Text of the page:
AFFRIGHTER, n. One who frightens.

AFFRIGHTFUL, a. Terrifying; terrible; that may excite great fear; dreadful.

AFFRIGHTING, ppr. Impressing sudden fear; terrifying.

AFFRIGHTMENT, n. Affright; terror; the state of being frightened. [Rarely used.] [In common discourse, the use of this word, in all its forms, is superseded by fright, frighted, frightful.]

AFFRONT, v.t. [L. frons, front, face.]

1. Literally, to meet or encounter face to face, in a good or bad sense; as,

The seditious affronted the king’s forces

[The foregoing sense is obsolete.]

2. To offer abuse to the face; to insult, dare or brave openly; to offer abuse or insult in any manner, by words or actions; as, to affront one by giving him the lie.

3. To abuse, or give cause of offense to, without being present with the person; to make slightly angry; a popular use of the word.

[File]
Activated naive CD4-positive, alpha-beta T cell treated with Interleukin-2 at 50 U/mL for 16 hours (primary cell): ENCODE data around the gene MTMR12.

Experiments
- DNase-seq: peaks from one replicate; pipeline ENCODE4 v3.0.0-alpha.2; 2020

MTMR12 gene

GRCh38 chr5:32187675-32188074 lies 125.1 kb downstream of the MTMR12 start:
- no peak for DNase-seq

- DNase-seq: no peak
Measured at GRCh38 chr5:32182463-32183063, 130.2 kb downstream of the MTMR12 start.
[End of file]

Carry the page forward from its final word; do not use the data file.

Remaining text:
AFFRONT, n.

1. Opposition to the face; open defiance; encounter. Obs.

2. Ill treatment; abuse; any thing reproachful or contemptuous, that excites or justifies resentment, as foul language, or personal abuse. It usually expresses a less degree of abuse than insult

3. Shame; disgrace. [Not used.]

4. In popular language, slight resentment; displeasure.

AFFRONTED, pp.

1. Opposed face to face; dared; defied; abused.

2. In popular language, offended; slightly angry at ill treatment, by words or actions; displeased.

AFFRONTEE, a. In heraldry, front to front; an epithet given to animals that face each other.

AFFRONTER, n. One that affronts.

AFFRONTING, ppr. Opposing face to face; defying; abusing; offering abuse, or any cause of displeasure.

AFFRONTING, a. Contumelious; abusive.

AFFRONTIVE, a. Giving offense; tending to offend; abusive.

AFFRONTIVENESS, n. The quality that gives offense. [Little used.]

AFFUSE, v.t. s as z. [L. affundo, affusum, ad and fundo, to pour out. See Fuse.]

To pour upon; to sprinkle, as with a liquid.

AFFUSED, pp. Sprinkled with a liquid; sprinkled on; having a liquid poured upon.